Evening Standard's coverage here, it managed to pre-empt the Chancellor's statement.
With Evening Standard-like speed, please follow this link for a short set of questions about today's Budget.
I attended a fantastic lecture by Michael Clemens from the Centre for Global Development (CGD), Washington DC at the University of Manchester last week...
the IFS outlined some aspects of The Rapidly Changing State and showed that predicted public spending in 2017-18 will take a similar proportion of national income as it did in 2003–04. But where and how its spent are quite different. This was alluded to by Penny Brooks earlier today.
Just over a month ago, a group of young men from a fairly yokel part of Australia posted a video on YouTube. Nothing remarkable about that. Except that the video now has over 21 million viewings. More than 170,000 variants of the original theme have been posted on YouTube. A few have received even more viewings than the original, with one notching up over 63 million.
The wider repercussions have been even more dramatic. Australian miners have been sacked for recording their on version underground. People have been arrested in Russia for copying it on a World War Two tank. In Israel, two soldiers have been jailed. A flight from San Diego is the subject of a major investigation when the passengers attempted to redefine the Mile High Club and create a version in mid-flight.
This phenomenon of popular culture is called the Harlem Shake. Its essence is that a group of people perform a comedy sketch, accompanied by excerpts from the 1980s hip-hop song of the same name. King Lear it is not.read more...»
Lots of companies are battling for third place in the market for smartphone operating systems. Apple's iOS and Google's Android dominate, how much scope is there for more rivals targeting mid and low-tier mobile devices. Mozilla, Microsoft and Blackberry are featured.read more...»
The winning bids for the 4G licences in the UK have been announced. Paying for a licence is an entry barrier into this market - but the total value of the bids was a small fraction of the £22bn gifted to the government in 2000 when the 3G licences spectrums were sold - the latter was an example of the winners' curse in action.In 2013 the telecoms businesses were more savvy - freeing up money to invest infrastructure and capacity. Will this be a kick-start to growth that the UK government expects?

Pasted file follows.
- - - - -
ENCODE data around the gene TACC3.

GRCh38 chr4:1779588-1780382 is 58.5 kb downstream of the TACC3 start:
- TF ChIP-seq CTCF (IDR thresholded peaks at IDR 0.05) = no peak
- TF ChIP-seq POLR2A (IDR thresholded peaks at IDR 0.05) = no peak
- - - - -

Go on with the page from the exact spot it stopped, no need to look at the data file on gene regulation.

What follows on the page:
This updated revision presentation provides an introduction to the concept of public goods.
Like many teachers, I'm firmly of the belief that money is not the root of happiness. I have to think like that - otherwise how do I argue with my old university friends who went to join the big banks that there’s more to life than big cars and foreign holiday homes ("Come and join us, Jon," they used to say to me, "you can set your own Libor rate and everything" ). It's important that we remind the 'those-who-can't-do' brigade that teaching is a life-style. It's a vocation. A calling.
Well, according to research by US academics Daniel Sacks, Betsey Stevenson and Justin Wolfers, the evidence suggests that wealth is a determining factor in happiness after all. Apparently, the data shows that there are no upper limits to happiness with regards to money – yes, the increase in happiness slows down but still rises.
Quick, somebody tell Victoria Beckham before David gives away all of his cash to the Paris children.read more...»